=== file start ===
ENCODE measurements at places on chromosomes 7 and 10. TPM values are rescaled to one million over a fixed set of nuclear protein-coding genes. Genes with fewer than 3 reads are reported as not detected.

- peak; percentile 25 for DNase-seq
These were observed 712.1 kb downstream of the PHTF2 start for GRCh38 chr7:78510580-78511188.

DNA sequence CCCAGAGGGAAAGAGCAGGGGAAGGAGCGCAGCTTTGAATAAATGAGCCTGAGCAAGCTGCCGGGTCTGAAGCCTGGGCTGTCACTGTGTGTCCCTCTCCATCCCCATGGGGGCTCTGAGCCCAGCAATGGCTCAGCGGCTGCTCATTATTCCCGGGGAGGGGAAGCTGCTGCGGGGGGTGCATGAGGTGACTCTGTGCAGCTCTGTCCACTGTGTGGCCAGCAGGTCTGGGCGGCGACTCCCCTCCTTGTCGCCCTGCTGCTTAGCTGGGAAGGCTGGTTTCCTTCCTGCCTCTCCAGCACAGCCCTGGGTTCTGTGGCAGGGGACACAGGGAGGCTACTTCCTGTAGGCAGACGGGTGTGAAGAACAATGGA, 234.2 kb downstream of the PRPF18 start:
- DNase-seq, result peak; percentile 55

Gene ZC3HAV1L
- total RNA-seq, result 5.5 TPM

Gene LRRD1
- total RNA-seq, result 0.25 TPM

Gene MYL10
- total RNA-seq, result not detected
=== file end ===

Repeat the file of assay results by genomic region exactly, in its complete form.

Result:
ENCODE measurements at places on chromosomes 7 and 10. TPM values are rescaled to one million over a fixed set of nuclear protein-coding genes. Genes with fewer than 3 reads are reported as not detected.

- peak; percentile 25 for DNase-seq
These were observed 712.1 kb downstream of the PHTF2 start for GRCh38 chr7:78510580-78511188.

DNA sequence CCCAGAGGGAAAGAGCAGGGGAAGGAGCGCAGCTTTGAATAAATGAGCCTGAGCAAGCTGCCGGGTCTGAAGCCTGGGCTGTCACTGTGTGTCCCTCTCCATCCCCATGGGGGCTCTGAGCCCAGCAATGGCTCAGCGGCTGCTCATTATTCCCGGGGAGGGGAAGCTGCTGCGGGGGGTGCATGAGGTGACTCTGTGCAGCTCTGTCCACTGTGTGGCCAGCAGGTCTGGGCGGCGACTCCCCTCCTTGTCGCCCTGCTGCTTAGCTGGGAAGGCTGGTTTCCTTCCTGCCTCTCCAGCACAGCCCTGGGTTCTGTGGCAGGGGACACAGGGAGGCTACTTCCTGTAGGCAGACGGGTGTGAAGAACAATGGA, 234.2 kb downstream of the PRPF18 start:
- DNase-seq, result peak; percentile 55

Gene ZC3HAV1L
- total RNA-seq, result 5.5 TPM

Gene LRRD1
- total RNA-seq, result 0.25 TPM

Gene MYL10
- total RNA-seq, result not detected